(4)
I will add one to this: the topic is personal, but it's not just about me, and while I'm perfectly happy to ramble on about things in my own life, I don't feel that I own the lives of the people certain subjects intersect. So in those cases, where my experiences would be of interest (or at least I think they would), I mute myself because there's no way to disguise the names of the other people whose experience it also is.

So: Radio Silence. It's something I still struggle with -- but I write at home, in isolation, and the sense of community is important enough that the struggle to over-ride my initial impulse is necessary.

Comments

( 27 comments — Leave a comment )
damedini
May. 8th, 2008 08:44 pm (UTC)
I have a variety of "friend" filters that I use. Partially because of frame of reference; if I'm posting about an SCA thing, my filk friends will neither understand nor care. If I post a girly-thing, I filter it to females only because, well... I have different groupings for different levels of trust, but several in the most trusted group I have never met in person.
And I do realize that, to the determined, nothing on the 'net is private. But I post locked posts in the hope that the people I care about will respect my privacy.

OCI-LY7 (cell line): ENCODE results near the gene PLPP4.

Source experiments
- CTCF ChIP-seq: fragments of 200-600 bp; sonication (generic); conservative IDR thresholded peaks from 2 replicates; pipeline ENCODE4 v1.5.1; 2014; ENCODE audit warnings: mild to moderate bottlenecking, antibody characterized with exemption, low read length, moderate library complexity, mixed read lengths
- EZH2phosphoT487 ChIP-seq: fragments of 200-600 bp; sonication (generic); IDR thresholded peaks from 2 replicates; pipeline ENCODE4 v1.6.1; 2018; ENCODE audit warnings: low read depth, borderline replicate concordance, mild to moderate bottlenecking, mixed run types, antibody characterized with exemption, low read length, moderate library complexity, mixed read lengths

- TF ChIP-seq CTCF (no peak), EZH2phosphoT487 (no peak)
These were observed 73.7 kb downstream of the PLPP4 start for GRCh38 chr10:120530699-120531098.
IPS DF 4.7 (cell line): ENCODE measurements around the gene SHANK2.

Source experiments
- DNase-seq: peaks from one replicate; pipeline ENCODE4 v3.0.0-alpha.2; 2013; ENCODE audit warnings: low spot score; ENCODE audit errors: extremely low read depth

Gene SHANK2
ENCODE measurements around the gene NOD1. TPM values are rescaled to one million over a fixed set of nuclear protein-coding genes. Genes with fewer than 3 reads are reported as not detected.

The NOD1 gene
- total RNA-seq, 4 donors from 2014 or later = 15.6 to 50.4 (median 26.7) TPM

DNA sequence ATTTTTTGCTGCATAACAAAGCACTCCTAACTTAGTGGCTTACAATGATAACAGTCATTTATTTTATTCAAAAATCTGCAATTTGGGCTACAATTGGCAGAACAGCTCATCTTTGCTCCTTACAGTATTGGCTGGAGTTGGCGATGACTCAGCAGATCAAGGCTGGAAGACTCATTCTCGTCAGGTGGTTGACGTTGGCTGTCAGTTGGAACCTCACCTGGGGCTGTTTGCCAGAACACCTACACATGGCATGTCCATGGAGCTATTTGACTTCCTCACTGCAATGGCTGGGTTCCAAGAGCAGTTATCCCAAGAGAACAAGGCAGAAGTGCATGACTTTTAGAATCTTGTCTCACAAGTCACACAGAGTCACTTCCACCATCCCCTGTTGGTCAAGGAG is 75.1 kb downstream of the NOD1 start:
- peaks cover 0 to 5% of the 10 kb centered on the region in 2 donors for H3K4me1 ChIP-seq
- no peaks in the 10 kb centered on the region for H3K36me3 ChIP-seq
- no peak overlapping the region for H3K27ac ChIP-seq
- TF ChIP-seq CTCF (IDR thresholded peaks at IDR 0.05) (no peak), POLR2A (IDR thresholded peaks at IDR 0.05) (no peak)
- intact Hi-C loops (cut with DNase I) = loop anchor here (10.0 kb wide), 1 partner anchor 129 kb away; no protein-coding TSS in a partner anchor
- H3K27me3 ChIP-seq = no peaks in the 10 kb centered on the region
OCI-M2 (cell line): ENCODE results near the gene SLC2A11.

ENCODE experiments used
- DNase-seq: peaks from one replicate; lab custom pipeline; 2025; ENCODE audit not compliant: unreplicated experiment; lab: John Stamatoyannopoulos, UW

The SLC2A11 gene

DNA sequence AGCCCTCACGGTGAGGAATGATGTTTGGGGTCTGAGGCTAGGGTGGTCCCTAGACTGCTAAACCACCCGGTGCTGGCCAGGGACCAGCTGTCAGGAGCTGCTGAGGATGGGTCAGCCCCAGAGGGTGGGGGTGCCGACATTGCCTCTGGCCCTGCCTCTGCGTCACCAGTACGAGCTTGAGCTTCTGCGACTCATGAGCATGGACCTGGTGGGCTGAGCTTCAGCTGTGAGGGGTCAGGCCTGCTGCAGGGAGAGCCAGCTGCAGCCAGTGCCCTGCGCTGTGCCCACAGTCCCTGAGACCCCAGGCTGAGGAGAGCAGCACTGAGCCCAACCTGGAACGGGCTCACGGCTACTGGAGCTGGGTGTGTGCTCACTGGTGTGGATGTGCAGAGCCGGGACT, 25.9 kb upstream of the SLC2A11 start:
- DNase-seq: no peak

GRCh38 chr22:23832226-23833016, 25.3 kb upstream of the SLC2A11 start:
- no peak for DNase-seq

Anything I post to whatever filter group is open to comment by any who see it, and I welcome their input.
In large communities, again, I figure that if it's out there, it's out there.
pgranzeau
May. 9th, 2008 01:48 pm (UTC)
What is a "friend" filter?
hopeevey
May. 12th, 2008 12:29 am (UTC)
LJ lets you lock posts to people you list as friends, and lets you create custom groups of friends as well. http://www.livejournal.com/friends/filter.bml
crookedfeet
May. 8th, 2008 08:45 pm (UTC)
I struggle with this myself. I often feel it's boring, or pointless, and why am I taking people's time and attention etc. I'd post book reviews, but then I think-no, that author's on lj-I'd better not(whether it's positive or negative. Thanks for posting this-it has given me food for thought.
jonquil
May. 8th, 2008 10:46 pm (UTC)
So I had to give myself permission to be boring. I had to give myself permission to be irrelevant.

Yes, this. This. One of the hardest things I"m teaching my perfectionist children -- where could they have possibly gotten that from -- is that it's okay to do things badly. In fact, it's great to do things badly, because you're learning.

That means nattering about what comes to mind, in my case a stew of politics, gardening, and sewing, and let who will read. I have a cascading set of friendslocks based on whether I want my parents [who aren't on my friendslist] to be able to see it, whether I want my children to be able to see it, and tightest of all, venting about the job or the family.